was merely trying to solve a technical problem when he invented the GIF, or graphics interchange format, in 1987. As a programmer at the computer-services firm CompuServe, he was seeking a way for users of incompatible computers to share graphics files.
The first GIF he created was unspectacular—a picture of an airplane. Only much later was the technology adapted for the brief, looping animations that jazz up social-media postings.
Mr. Wilhite, who died March 14 of Covid-19 at the age of 74, “never got 1 cent” out of his invention, said his wife, Kathaleen Wilhite. Nor, she said, did he complain about not making a fortune: “He was just so proud that he had done that.”
He did win a Webby lifetime achievement award in 2013 for inventing the GIF. At the insistence of his wife, he rented a tuxedo for the ceremony. He used the occasion to inform the world that GIF is pronounced like Jif, the peanut butter brand. Mr. Wilhite’s favorite GIF was a classic featuring a dancing baby.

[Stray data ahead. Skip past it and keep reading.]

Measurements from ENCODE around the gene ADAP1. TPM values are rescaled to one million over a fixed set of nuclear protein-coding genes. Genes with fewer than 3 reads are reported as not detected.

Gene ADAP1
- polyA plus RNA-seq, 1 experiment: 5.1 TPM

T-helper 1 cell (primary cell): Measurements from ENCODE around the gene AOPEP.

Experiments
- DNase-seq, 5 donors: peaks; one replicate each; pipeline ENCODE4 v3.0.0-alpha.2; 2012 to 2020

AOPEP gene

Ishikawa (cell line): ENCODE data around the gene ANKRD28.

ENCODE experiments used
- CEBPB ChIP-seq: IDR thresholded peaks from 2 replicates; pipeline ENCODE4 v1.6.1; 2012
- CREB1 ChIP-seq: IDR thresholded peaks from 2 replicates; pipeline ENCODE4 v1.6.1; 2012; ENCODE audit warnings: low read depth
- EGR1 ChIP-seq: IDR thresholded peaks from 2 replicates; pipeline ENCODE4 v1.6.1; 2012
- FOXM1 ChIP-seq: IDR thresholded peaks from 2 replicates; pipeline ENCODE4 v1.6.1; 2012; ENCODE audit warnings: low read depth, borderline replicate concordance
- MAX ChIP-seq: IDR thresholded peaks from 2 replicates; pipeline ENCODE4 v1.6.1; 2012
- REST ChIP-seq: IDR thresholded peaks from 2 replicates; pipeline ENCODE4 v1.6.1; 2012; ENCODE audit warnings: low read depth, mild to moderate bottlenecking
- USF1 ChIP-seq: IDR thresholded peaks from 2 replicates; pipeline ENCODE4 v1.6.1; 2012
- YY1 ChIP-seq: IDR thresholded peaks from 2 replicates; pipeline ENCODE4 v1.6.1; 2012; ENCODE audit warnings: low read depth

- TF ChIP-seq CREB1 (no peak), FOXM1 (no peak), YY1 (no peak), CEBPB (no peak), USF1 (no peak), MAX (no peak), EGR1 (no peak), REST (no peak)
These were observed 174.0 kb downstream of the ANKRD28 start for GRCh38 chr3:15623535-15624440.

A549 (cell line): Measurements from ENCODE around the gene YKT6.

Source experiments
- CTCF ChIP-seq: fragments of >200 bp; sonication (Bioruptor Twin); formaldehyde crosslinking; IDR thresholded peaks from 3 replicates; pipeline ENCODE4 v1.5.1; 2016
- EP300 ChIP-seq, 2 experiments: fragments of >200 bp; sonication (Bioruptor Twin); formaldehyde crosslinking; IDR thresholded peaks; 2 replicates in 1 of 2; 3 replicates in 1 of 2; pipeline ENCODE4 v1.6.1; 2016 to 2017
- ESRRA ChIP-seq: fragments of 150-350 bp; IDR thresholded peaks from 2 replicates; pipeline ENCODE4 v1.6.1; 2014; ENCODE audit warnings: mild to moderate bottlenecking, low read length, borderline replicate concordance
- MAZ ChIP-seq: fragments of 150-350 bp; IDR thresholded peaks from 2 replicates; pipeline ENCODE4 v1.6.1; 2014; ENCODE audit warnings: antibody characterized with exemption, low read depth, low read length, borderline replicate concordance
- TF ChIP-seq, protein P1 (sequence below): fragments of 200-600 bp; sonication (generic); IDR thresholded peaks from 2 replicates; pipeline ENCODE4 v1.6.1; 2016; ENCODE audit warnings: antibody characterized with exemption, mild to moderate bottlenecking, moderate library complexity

Around the age of 51, he retired early after suffering a stroke that made it difficult for him to speak clearly. He enjoyed camping and tinkering with a model train layout that filled a 170-square-foot room in his home in Milford, Ohio.
Stephen Earl Wilhite was born March 3, 1948, and grew up in West Chester, Ohio, near Cincinnati. His father worked in a factory, and his mother was a nurse. He attended Ohio State University on a scholarship.
Survivors include his wife, a son from an earlier marriage and four sisters. He met Kathaleen Bauer through an internet dating service in 2009. Their first date was at a Cracker Barrel restaurant. They married about a year later.
Write to James R. Hagerty at [email protected]
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Appeared in the March 26, 2022, print edition as ‘GIF Inventor Began With Modest Aim.’